The Firebrand

By Paul McMorrow | Boston Magazine |

Ed Kelly looks like hell, and everyone in Dorchester’s Florian Hall tells him as much. He doesn’t argue with the assessment. Heavy bags sit below his eyes, and his face, always ruddy, is even redder than usual. Instead of a crisp suit, which he normally dons while on union business for the fire department, he wears khakis and a polo shirt. On this sunny May morning, Kelly, the firefighters union president; his brother Sean, the union’s treasurer; and Rich Paris, its vice president, have squeezed around a small table in one of the hall’s cramped 8-by-8-foot conference rooms to explain why Local 718 isn’t the crooked, booze-soaked, obstructionist monster the public believes it to be. As Kelly talks—and he does most of the talking—his face flushes a deeper shade of crimson still.

The past few months have not been pleasant ones for Kelly. For the first time in Boston’s history, there’s political capital to be had in taking on the firefighters union. Fueled by a run of bad press that’s included the Tai Ho restaurant blaze in West Roxbury last August that killed two firefighters—one drunk, the second with cocaine in his system—and a federal investigation alleging jakes have retired on false disability claims, public sentiment demands Mayor Tom Menino and Fire Commissioner Roderick Fraser exact contrition from the union. But contrition is a tough sell at the bargaining table, where for the past two years the city and the union have waged war over Local 718′s latest contract.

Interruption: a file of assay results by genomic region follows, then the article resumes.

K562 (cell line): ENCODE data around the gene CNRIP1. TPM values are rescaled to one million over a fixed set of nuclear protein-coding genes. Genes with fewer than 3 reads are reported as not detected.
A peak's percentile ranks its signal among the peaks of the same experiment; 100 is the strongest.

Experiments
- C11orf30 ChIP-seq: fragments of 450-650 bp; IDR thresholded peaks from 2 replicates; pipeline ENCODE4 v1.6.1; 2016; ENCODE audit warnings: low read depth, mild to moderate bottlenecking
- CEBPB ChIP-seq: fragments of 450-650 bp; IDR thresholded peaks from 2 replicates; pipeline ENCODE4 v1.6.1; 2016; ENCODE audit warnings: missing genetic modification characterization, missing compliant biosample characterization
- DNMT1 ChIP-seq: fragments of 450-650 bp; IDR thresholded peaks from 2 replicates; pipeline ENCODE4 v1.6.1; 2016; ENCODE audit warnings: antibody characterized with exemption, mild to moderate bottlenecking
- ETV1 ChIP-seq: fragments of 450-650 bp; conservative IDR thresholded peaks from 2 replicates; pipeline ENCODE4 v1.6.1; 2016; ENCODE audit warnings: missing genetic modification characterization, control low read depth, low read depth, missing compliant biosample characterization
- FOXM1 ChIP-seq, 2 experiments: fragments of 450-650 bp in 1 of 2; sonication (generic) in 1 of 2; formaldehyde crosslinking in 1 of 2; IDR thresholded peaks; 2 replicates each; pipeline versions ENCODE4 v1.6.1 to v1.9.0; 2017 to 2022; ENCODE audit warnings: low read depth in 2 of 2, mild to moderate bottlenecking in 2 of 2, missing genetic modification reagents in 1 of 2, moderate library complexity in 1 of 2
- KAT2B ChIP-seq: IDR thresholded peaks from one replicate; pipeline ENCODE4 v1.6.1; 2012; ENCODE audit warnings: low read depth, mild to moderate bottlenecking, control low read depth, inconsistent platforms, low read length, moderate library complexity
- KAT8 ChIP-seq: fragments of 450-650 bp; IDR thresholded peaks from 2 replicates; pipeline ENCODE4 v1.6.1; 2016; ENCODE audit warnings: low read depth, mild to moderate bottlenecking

Despite the union members’ problems, Kelly has ceded nothing, sticking to his reputed demands for higher salaries and perks. He’s built like a boxer—stout frame, thick neck, big hands—and battles back with a pugilist’s mentality. His negotiating style is all attack, no tact. A sampling: "The mayor’s projected that he’s taking on the union to better the department, when the facts are he hasn’t done shit to better this department in the 15 years he’s been in." It’s the way Local 718 has always gotten what it wants, by fighting, marching, chanting. The difference this time is that, post–Tai Ho, post–alleged disability fraud, the hard line is galling. Kelly, meanwhile, seems to be doing little more than making things worse.

"They’ve embarked on probably the worst campaign to sway the public ever seen in the history of time," says a City Hall source with knowledge of the negotiations. "They couldn’t possibly have taken more wrong turns than they have."

Unless they were the right ones. Maybe the problem isn’t that Kelly continues to yell, but that no one listens to his concerns. Maybe Menino is as Machiavellian as Kelly makes him out to be (not such a stretch, by the way). Maybe, just maybe, it’s everybody else who’s crazy.